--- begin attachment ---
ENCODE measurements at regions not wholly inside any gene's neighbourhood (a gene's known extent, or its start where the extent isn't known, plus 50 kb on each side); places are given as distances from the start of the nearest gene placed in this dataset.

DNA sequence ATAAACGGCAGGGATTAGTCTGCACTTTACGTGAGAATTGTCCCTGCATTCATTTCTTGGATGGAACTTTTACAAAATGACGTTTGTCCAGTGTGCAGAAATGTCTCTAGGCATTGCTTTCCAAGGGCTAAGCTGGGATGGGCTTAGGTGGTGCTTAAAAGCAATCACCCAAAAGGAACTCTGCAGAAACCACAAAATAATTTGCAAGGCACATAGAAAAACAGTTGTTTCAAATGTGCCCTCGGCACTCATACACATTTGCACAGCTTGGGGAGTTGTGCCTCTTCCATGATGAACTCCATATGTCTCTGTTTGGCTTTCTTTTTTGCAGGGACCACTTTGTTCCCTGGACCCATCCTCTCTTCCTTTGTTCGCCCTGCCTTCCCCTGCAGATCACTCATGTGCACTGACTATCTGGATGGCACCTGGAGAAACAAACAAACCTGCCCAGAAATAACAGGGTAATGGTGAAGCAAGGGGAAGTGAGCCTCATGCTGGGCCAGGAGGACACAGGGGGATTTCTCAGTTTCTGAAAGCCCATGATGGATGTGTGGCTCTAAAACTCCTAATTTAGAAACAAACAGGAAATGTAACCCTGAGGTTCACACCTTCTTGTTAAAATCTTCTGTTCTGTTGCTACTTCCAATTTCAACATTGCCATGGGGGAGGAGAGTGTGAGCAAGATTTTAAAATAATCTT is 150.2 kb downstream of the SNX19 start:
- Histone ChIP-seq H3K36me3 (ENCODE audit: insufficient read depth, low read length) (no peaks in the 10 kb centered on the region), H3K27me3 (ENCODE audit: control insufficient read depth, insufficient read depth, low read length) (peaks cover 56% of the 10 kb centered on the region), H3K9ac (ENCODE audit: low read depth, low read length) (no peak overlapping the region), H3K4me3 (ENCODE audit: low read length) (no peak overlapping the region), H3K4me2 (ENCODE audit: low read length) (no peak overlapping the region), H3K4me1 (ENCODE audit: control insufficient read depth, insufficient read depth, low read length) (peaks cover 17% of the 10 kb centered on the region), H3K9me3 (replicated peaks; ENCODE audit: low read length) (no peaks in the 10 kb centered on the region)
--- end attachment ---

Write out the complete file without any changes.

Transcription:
ENCODE measurements at regions not wholly inside any gene's neighbourhood (a gene's known extent, or its start where the extent isn't known, plus 50 kb on each side); places are given as distances from the start of the nearest gene placed in this dataset.

DNA sequence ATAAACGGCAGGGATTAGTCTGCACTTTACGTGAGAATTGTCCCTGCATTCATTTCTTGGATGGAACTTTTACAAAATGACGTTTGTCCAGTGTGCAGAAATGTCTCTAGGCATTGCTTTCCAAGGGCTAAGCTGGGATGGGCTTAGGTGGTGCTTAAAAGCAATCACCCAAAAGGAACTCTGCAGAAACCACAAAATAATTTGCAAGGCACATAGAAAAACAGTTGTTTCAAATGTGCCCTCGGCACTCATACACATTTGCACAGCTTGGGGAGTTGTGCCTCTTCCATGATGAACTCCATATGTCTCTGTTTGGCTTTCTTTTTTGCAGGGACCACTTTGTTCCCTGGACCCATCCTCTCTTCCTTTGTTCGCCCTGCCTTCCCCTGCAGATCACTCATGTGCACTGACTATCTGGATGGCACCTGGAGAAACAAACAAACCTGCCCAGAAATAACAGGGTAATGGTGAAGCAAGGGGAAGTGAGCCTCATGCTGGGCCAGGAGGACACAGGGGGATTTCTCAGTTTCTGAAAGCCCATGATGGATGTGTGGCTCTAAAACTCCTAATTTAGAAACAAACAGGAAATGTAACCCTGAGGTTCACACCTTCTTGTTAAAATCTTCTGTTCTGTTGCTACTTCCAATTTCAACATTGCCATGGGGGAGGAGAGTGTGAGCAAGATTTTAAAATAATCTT is 150.2 kb downstream of the SNX19 start:
- Histone ChIP-seq H3K36me3 (ENCODE audit: insufficient read depth, low read length) (no peaks in the 10 kb centered on the region), H3K27me3 (ENCODE audit: control insufficient read depth, insufficient read depth, low read length) (peaks cover 56% of the 10 kb centered on the region), H3K9ac (ENCODE audit: low read depth, low read length) (no peak overlapping the region), H3K4me3 (ENCODE audit: low read length) (no peak overlapping the region), H3K4me2 (ENCODE audit: low read length) (no peak overlapping the region), H3K4me1 (ENCODE audit: control insufficient read depth, insufficient read depth, low read length) (peaks cover 17% of the 10 kb centered on the region), H3K9me3 (replicated peaks; ENCODE audit: low read length) (no peaks in the 10 kb centered on the region)